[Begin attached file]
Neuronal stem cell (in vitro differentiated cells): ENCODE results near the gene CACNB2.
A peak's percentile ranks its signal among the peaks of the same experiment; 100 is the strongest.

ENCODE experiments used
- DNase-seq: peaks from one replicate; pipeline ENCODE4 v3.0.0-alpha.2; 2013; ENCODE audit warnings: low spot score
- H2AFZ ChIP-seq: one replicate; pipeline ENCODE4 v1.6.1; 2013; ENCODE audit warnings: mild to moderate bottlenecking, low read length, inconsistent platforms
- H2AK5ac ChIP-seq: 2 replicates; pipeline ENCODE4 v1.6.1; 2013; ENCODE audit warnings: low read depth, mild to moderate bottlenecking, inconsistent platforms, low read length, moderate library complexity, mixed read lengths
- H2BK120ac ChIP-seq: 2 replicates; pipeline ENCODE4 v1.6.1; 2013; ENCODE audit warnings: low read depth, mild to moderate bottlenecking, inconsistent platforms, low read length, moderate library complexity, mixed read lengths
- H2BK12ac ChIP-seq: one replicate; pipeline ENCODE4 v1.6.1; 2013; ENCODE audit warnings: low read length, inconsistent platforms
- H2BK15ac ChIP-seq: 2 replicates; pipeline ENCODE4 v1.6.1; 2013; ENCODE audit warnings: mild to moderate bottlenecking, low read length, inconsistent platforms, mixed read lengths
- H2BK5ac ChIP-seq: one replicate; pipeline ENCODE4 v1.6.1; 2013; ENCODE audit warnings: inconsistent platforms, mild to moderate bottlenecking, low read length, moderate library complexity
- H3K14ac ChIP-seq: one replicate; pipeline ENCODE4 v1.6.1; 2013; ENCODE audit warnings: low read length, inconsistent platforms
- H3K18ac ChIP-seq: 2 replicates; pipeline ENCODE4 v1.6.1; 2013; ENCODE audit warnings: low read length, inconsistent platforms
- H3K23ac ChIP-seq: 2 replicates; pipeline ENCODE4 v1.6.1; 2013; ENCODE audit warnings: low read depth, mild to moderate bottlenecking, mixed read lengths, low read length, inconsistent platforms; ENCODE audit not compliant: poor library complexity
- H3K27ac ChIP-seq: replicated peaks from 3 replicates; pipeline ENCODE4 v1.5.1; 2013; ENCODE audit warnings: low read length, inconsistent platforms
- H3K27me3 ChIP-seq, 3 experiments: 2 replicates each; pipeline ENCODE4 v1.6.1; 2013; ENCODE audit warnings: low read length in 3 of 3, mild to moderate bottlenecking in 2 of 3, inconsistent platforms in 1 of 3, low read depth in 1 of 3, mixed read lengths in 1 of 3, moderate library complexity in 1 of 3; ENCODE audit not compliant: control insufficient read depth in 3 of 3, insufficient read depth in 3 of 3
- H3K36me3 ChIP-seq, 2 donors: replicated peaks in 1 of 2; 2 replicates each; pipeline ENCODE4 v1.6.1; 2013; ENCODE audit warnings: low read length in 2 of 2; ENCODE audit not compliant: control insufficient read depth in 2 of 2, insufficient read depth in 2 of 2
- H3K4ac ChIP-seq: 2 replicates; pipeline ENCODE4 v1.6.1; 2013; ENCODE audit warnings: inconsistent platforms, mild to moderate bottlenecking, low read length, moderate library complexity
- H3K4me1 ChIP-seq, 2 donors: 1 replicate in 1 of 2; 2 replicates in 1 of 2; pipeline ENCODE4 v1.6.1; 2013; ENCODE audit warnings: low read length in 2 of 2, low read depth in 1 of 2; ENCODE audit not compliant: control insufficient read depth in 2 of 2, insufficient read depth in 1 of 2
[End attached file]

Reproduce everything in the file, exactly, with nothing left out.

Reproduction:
Neuronal stem cell (in vitro differentiated cells): ENCODE results near the gene CACNB2.
A peak's percentile ranks its signal among the peaks of the same experiment; 100 is the strongest.

ENCODE experiments used
- DNase-seq: peaks from one replicate; pipeline ENCODE4 v3.0.0-alpha.2; 2013; ENCODE audit warnings: low spot score
- H2AFZ ChIP-seq: one replicate; pipeline ENCODE4 v1.6.1; 2013; ENCODE audit warnings: mild to moderate bottlenecking, low read length, inconsistent platforms
- H2AK5ac ChIP-seq: 2 replicates; pipeline ENCODE4 v1.6.1; 2013; ENCODE audit warnings: low read depth, mild to moderate bottlenecking, inconsistent platforms, low read length, moderate library complexity, mixed read lengths
- H2BK120ac ChIP-seq: 2 replicates; pipeline ENCODE4 v1.6.1; 2013; ENCODE audit warnings: low read depth, mild to moderate bottlenecking, inconsistent platforms, low read length, moderate library complexity, mixed read lengths
- H2BK12ac ChIP-seq: one replicate; pipeline ENCODE4 v1.6.1; 2013; ENCODE audit warnings: low read length, inconsistent platforms
- H2BK15ac ChIP-seq: 2 replicates; pipeline ENCODE4 v1.6.1; 2013; ENCODE audit warnings: mild to moderate bottlenecking, low read length, inconsistent platforms, mixed read lengths
- H2BK5ac ChIP-seq: one replicate; pipeline ENCODE4 v1.6.1; 2013; ENCODE audit warnings: inconsistent platforms, mild to moderate bottlenecking, low read length, moderate library complexity
- H3K14ac ChIP-seq: one replicate; pipeline ENCODE4 v1.6.1; 2013; ENCODE audit warnings: low read length, inconsistent platforms
- H3K18ac ChIP-seq: 2 replicates; pipeline ENCODE4 v1.6.1; 2013; ENCODE audit warnings: low read length, inconsistent platforms
- H3K23ac ChIP-seq: 2 replicates; pipeline ENCODE4 v1.6.1; 2013; ENCODE audit warnings: low read depth, mild to moderate bottlenecking, mixed read lengths, low read length, inconsistent platforms; ENCODE audit not compliant: poor library complexity
- H3K27ac ChIP-seq: replicated peaks from 3 replicates; pipeline ENCODE4 v1.5.1; 2013; ENCODE audit warnings: low read length, inconsistent platforms
- H3K27me3 ChIP-seq, 3 experiments: 2 replicates each; pipeline ENCODE4 v1.6.1; 2013; ENCODE audit warnings: low read length in 3 of 3, mild to moderate bottlenecking in 2 of 3, inconsistent platforms in 1 of 3, low read depth in 1 of 3, mixed read lengths in 1 of 3, moderate library complexity in 1 of 3; ENCODE audit not compliant: control insufficient read depth in 3 of 3, insufficient read depth in 3 of 3
- H3K36me3 ChIP-seq, 2 donors: replicated peaks in 1 of 2; 2 replicates each; pipeline ENCODE4 v1.6.1; 2013; ENCODE audit warnings: low read length in 2 of 2; ENCODE audit not compliant: control insufficient read depth in 2 of 2, insufficient read depth in 2 of 2
- H3K4ac ChIP-seq: 2 replicates; pipeline ENCODE4 v1.6.1; 2013; ENCODE audit warnings: inconsistent platforms, mild to moderate bottlenecking, low read length, moderate library complexity
- H3K4me1 ChIP-seq, 2 donors: 1 replicate in 1 of 2; 2 replicates in 1 of 2; pipeline ENCODE4 v1.6.1; 2013; ENCODE audit warnings: low read length in 2 of 2, low read depth in 1 of 2; ENCODE audit not compliant: control insufficient read depth in 2 of 2, insufficient read depth in 1 of 2